“It will be interesting to see if analysts stick to their guns and keep their price targets for these mega-caps, or if they decide to start lowering them,” said Bespoke. “For now, based on analyst opinions, the mega-caps are trading at attractive entry points.”

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Tech stocks slide as Senate’s stimulus approval boosts Treasury yields

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  • US equities fluctuated on Monday as the Senate’s approval of a $1.9 trillion stimulus package revived the value rotation.
  • Investors ditched tech stocks and Treasurys for value names and cyclicals in hopes for a swift economic rebound.
  • Oil erased early gains and slid after a Saudi Arabian crude terminal was attacked in a Sunday drone strike.
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US stocks wavered on Monday as the Senate’s approval of a massive new relief package revived the value rotation.

Senators voted along party lines on Saturday to push a $1.9 trillion stimulus plan closer to President Joe Biden’s desk. The package is expected to receive a final House vote on Tuesday, giving Democrats time to enact a supplement to federal unemployment benefits before the current boost expires on March 14. The package also includes $1,400 direct payments, aid for state and local governments, and funding for vaccine distribution.

The package is widely expected to accelerate economic growth and lift inflation. The bill’s Senate vote renewed investors’ moves out of growth stocks and Treasurys and into riskier sectors more likely to benefit from broad reopening. Rising yields cut into tech stocks’ appeal on Monday and cyclical stocks gained.

Here’s where US indexes stood shortly after the 9:30 a.m. ET market open on Monday:

The choppy session followed a broad market upswing to close out last week. Stocks rose on Friday as stronger-than-expected February payroll additions led investors to buy the dip in tech stocks. Government data also showed the unemployment rate falling to 6.2%, though other gauges of labor-market health remain at worrying highs.

Tesla tumbled for a fifth straight session as valuation concerns placed new pressure on pricey stocks. Index giants Apple, Microsoft, and Alphabet also declined.

General Electric gained after The Wall Street Journal reported the company is nearing a deal to merge its jet-leasing arm with AerCap Holdings. The agreement, should it go through, would combine the world’s two largest aircraft financiers.

Bitcoin traded just below $51,000, hovering in an increasingly narrow trading range as investors look for the next driver to boost cryptocurrencies. The token has failed to hold the $52,000 support level since falling from record highs in late February.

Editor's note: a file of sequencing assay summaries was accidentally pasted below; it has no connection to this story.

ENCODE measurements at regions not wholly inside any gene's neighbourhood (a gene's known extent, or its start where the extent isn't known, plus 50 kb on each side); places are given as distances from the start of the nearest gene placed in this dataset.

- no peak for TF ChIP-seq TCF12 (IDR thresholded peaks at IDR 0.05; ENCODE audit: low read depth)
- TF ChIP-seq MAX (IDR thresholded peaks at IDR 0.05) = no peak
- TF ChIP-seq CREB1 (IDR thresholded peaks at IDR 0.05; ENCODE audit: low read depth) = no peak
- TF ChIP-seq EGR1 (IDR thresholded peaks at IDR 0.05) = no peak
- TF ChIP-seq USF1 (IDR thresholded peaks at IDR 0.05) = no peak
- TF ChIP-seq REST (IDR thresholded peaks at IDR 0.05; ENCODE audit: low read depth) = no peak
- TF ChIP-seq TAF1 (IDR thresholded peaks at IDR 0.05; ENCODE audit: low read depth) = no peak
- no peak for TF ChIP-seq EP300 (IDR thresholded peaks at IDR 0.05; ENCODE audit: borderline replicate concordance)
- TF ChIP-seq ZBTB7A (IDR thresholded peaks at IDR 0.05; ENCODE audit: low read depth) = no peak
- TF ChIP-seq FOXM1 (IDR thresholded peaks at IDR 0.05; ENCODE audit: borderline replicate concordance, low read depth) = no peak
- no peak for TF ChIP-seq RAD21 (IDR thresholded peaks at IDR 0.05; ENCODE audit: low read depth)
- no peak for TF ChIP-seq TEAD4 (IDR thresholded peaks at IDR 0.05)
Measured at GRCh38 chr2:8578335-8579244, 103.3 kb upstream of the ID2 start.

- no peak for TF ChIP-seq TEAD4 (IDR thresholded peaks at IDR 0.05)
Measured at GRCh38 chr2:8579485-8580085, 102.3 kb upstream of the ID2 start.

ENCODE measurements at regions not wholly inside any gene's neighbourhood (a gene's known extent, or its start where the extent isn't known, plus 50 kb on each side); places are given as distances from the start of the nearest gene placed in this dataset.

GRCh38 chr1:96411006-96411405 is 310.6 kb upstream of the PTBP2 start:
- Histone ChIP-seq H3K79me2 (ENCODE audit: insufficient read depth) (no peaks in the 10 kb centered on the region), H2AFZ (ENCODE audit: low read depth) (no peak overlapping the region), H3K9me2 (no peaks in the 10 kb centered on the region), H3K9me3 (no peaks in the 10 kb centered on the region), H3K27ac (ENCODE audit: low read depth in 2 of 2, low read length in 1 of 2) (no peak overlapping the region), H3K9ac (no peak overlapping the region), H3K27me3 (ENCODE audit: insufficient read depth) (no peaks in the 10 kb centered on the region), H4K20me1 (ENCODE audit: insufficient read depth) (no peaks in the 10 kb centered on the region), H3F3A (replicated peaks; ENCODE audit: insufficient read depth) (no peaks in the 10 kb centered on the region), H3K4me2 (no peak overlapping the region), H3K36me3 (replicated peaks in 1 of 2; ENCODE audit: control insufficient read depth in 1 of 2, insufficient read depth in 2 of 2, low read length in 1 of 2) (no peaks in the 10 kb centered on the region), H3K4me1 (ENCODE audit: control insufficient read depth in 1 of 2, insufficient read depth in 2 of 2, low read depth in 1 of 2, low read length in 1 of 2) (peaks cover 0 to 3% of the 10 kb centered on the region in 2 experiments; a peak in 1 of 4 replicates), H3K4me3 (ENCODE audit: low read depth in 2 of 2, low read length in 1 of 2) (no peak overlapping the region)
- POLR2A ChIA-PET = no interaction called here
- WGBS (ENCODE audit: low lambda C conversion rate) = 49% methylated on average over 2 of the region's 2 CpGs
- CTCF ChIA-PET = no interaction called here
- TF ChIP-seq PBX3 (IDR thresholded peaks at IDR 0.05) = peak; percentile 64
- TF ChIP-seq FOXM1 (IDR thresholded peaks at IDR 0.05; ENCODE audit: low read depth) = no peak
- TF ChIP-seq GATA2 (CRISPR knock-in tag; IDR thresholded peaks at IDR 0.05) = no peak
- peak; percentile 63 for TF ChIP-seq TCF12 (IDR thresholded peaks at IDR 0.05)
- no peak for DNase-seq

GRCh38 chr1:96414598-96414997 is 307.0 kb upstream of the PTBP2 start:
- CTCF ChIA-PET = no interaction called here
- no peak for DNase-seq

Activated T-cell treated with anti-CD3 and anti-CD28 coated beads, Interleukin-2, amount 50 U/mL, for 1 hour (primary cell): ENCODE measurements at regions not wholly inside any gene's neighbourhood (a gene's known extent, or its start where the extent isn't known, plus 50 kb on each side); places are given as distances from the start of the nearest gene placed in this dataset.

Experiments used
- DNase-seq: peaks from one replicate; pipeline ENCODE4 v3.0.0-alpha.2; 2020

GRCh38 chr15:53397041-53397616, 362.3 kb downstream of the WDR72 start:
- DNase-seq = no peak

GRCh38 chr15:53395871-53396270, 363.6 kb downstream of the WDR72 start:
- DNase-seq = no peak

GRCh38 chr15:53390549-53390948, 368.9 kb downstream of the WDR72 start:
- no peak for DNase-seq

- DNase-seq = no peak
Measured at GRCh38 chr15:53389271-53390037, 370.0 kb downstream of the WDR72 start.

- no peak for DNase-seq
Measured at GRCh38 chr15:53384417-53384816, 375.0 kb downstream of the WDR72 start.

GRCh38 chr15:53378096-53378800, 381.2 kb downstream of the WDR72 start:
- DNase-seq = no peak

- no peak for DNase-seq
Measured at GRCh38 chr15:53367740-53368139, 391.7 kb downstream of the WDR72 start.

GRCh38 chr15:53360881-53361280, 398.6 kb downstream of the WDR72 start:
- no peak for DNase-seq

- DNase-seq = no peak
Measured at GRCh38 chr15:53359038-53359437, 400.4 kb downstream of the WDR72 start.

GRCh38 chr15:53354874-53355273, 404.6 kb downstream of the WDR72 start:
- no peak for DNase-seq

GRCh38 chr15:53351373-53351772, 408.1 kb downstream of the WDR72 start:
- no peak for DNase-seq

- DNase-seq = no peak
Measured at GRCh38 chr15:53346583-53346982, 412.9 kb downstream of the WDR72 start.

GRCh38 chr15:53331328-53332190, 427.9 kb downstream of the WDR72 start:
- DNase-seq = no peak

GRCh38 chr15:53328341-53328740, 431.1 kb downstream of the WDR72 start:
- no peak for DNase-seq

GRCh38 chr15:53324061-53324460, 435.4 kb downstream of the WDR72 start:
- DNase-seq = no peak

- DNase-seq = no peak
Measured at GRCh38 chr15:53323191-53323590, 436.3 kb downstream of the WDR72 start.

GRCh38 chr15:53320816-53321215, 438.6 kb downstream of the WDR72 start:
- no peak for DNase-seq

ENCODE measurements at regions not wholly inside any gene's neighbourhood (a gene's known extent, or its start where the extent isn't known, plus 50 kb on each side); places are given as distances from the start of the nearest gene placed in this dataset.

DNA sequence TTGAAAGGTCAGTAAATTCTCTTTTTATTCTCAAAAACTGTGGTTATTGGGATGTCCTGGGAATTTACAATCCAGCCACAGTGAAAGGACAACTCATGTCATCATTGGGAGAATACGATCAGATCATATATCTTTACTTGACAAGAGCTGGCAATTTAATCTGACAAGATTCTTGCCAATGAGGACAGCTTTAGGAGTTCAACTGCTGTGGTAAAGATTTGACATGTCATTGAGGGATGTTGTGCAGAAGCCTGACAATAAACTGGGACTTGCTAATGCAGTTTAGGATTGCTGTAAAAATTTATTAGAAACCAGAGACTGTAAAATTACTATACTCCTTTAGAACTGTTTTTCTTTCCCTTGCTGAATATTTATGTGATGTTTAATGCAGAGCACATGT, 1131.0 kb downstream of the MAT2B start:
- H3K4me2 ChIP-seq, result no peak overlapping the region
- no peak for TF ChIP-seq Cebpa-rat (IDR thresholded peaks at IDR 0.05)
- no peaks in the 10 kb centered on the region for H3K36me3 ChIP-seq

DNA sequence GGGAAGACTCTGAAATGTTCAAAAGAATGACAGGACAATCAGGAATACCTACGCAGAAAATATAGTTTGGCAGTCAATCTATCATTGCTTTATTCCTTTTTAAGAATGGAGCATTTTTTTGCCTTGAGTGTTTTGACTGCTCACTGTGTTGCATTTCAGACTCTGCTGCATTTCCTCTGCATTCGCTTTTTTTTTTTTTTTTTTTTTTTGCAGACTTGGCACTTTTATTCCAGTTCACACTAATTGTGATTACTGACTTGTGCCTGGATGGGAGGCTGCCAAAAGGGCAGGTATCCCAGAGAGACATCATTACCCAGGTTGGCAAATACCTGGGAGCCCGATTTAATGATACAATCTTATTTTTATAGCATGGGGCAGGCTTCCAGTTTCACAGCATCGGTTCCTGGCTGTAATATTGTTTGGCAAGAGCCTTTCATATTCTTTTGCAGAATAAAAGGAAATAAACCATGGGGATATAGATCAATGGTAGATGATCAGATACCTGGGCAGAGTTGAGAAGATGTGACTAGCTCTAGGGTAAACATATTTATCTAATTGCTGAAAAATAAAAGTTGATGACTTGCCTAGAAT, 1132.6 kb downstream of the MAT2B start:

Treasurys broadly tumbled, bringing the 10-year yield to an intraday high of 1.613%. The US dollar strengthened against a basket of Group-of-20 currencies.

Spot gold fell as much as 0.93%, to $1,684.72 per ounce, at intraday lows. The precious metal hadn’t traded below the $1,700 support level since June.

Oil prices erased early gains and dipped after a Saudi Arabian crude terminal was attacked by a drone on Sunday. West Texas Intermediate crude sank as much as 1%, to $65.43 per barrel. Brent crude, oil’s international benchmark, fell 0.97%, to $68.69 per barrel, at intraday lows.

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US stocks dip as rising Treasury yields take steam out of market rally

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Traders work on the floor of the New York Stock Exchange shortly after the opening bell in New York, U.S., March 17, 2020.

  • US stocks fluctuated on Wednesday after disappointing labor-market data drove Treasury yields higher and sparked valuation concerns.
  • The US added 117,000 private payrolls in February, ADP said. That came in well below the 200,000 increase expected.
  • The report and sudden jump in yields offset optimism around the US having COVID-19 vaccines for all Americans by May.
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US equities traded mixed on Wednesday as stimulus optimism was offset by rising Treasury yields.

Early strength across stock sectors faded after ADP’s monthly employment report showed February job growth handily missing expectations. The US added 117,000 private payrolls last month, according to the report. Economists surveyed by Bloomberg anticipated a 200,000-payroll gain.

The reading signals the labor market is returning to growth after a nearly stagnant winter, but the weaker-than-expected data highlights just how difficult it will be for the economy to recoup millions of lost jobs.

Treasury yields swung higher soon after the report’s release. The move revived concerns of overstretched stock valuations and saw the tech-heavy Nasdaq composite underperform peers.

Here’s where US indexes stood shortly after the 9:30 a.m. ET open on Wednesday:

The modest decline follows similar weakness in Tuesday’s session. Valuation concerns led tech stocks to weigh on major indices. The Nasdaq composite sank the most, tumbling 1.7% into the close.